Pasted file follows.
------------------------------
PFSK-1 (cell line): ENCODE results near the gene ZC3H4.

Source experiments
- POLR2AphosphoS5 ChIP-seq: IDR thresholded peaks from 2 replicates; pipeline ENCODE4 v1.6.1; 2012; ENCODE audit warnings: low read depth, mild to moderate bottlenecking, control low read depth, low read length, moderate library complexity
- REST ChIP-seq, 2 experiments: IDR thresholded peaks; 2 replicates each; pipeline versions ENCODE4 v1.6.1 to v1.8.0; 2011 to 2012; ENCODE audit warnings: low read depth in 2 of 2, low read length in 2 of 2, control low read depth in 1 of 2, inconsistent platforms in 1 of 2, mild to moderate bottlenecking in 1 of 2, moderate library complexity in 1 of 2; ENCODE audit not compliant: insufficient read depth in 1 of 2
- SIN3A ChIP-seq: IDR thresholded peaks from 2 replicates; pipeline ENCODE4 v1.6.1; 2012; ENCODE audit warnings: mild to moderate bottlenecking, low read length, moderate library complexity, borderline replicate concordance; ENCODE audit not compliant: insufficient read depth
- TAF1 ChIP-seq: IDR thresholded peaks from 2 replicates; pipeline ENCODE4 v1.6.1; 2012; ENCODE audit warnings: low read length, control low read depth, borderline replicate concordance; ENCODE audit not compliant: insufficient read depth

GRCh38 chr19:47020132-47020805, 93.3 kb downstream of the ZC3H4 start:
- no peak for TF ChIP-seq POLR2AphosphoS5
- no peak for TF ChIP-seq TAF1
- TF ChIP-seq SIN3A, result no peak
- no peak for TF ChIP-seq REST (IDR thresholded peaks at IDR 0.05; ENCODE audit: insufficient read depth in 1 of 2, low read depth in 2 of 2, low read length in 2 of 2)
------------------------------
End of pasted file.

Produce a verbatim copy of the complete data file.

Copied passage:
PFSK-1 (cell line): ENCODE results near the gene ZC3H4.

Source experiments
- POLR2AphosphoS5 ChIP-seq: IDR thresholded peaks from 2 replicates; pipeline ENCODE4 v1.6.1; 2012; ENCODE audit warnings: low read depth, mild to moderate bottlenecking, control low read depth, low read length, moderate library complexity
- REST ChIP-seq, 2 experiments: IDR thresholded peaks; 2 replicates each; pipeline versions ENCODE4 v1.6.1 to v1.8.0; 2011 to 2012; ENCODE audit warnings: low read depth in 2 of 2, low read length in 2 of 2, control low read depth in 1 of 2, inconsistent platforms in 1 of 2, mild to moderate bottlenecking in 1 of 2, moderate library complexity in 1 of 2; ENCODE audit not compliant: insufficient read depth in 1 of 2
- SIN3A ChIP-seq: IDR thresholded peaks from 2 replicates; pipeline ENCODE4 v1.6.1; 2012; ENCODE audit warnings: mild to moderate bottlenecking, low read length, moderate library complexity, borderline replicate concordance; ENCODE audit not compliant: insufficient read depth
- TAF1 ChIP-seq: IDR thresholded peaks from 2 replicates; pipeline ENCODE4 v1.6.1; 2012; ENCODE audit warnings: low read length, control low read depth, borderline replicate concordance; ENCODE audit not compliant: insufficient read depth

GRCh38 chr19:47020132-47020805, 93.3 kb downstream of the ZC3H4 start:
- no peak for TF ChIP-seq POLR2AphosphoS5
- no peak for TF ChIP-seq TAF1
- TF ChIP-seq SIN3A, result no peak
- no peak for TF ChIP-seq REST (IDR thresholded peaks at IDR 0.05; ENCODE audit: insufficient read depth in 1 of 2, low read depth in 2 of 2, low read length in 2 of 2)